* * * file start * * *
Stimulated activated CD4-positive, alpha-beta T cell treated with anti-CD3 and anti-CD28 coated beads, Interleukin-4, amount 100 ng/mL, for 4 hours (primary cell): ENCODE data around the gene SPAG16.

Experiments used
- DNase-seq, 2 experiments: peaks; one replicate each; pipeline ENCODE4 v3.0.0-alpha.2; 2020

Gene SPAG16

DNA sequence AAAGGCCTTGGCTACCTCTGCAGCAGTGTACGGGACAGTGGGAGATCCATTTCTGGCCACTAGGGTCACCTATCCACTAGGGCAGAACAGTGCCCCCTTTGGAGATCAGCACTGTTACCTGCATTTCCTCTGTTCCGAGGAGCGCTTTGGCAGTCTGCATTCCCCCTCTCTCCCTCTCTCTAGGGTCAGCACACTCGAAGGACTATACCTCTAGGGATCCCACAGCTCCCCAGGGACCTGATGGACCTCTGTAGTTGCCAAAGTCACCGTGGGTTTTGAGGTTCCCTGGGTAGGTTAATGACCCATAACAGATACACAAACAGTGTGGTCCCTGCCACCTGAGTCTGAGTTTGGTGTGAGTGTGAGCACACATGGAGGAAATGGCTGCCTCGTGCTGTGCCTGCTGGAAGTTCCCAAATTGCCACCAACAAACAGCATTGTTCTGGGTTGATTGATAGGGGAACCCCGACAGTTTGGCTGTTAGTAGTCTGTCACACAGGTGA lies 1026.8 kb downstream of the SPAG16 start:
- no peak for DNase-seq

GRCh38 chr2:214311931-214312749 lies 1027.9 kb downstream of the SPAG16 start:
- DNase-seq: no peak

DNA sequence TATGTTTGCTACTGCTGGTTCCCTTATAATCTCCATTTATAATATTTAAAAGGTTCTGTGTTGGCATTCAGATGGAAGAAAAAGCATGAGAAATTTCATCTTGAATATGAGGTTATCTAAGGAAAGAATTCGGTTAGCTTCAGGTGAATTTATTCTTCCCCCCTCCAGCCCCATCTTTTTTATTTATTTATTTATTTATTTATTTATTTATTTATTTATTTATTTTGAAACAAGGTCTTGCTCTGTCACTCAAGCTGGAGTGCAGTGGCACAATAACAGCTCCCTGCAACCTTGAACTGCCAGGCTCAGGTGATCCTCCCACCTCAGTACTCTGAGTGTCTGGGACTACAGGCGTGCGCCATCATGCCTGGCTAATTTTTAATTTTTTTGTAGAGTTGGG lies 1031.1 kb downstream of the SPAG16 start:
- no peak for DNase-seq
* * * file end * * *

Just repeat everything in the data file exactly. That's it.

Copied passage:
Stimulated activated CD4-positive, alpha-beta T cell treated with anti-CD3 and anti-CD28 coated beads, Interleukin-4, amount 100 ng/mL, for 4 hours (primary cell): ENCODE data around the gene SPAG16.

Experiments used
- DNase-seq, 2 experiments: peaks; one replicate each; pipeline ENCODE4 v3.0.0-alpha.2; 2020

Gene SPAG16

DNA sequence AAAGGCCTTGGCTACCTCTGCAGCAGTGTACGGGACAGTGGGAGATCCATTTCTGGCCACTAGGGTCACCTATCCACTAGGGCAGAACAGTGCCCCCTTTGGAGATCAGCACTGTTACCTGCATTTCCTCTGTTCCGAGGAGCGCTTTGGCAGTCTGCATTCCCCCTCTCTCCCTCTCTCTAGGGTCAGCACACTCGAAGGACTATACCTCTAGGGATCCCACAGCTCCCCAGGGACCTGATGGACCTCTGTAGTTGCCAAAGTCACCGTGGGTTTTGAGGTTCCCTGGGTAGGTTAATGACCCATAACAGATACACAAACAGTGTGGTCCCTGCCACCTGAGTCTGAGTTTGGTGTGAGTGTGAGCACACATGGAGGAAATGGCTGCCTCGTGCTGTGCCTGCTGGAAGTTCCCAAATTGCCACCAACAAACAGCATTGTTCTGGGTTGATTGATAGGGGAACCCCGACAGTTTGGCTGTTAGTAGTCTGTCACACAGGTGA lies 1026.8 kb downstream of the SPAG16 start:
- no peak for DNase-seq

GRCh38 chr2:214311931-214312749 lies 1027.9 kb downstream of the SPAG16 start:
- DNase-seq: no peak

DNA sequence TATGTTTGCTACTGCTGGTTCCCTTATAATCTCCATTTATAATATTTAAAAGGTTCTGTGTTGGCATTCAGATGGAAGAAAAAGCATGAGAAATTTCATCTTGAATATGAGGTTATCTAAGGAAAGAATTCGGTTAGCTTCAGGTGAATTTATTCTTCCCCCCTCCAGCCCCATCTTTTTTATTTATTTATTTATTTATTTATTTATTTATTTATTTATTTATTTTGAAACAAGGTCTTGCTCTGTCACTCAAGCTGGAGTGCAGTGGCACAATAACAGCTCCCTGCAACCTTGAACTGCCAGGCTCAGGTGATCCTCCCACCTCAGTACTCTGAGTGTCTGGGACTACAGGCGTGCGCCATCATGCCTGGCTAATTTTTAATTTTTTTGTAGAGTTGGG lies 1031.1 kb downstream of the SPAG16 start:
- no peak for DNase-seq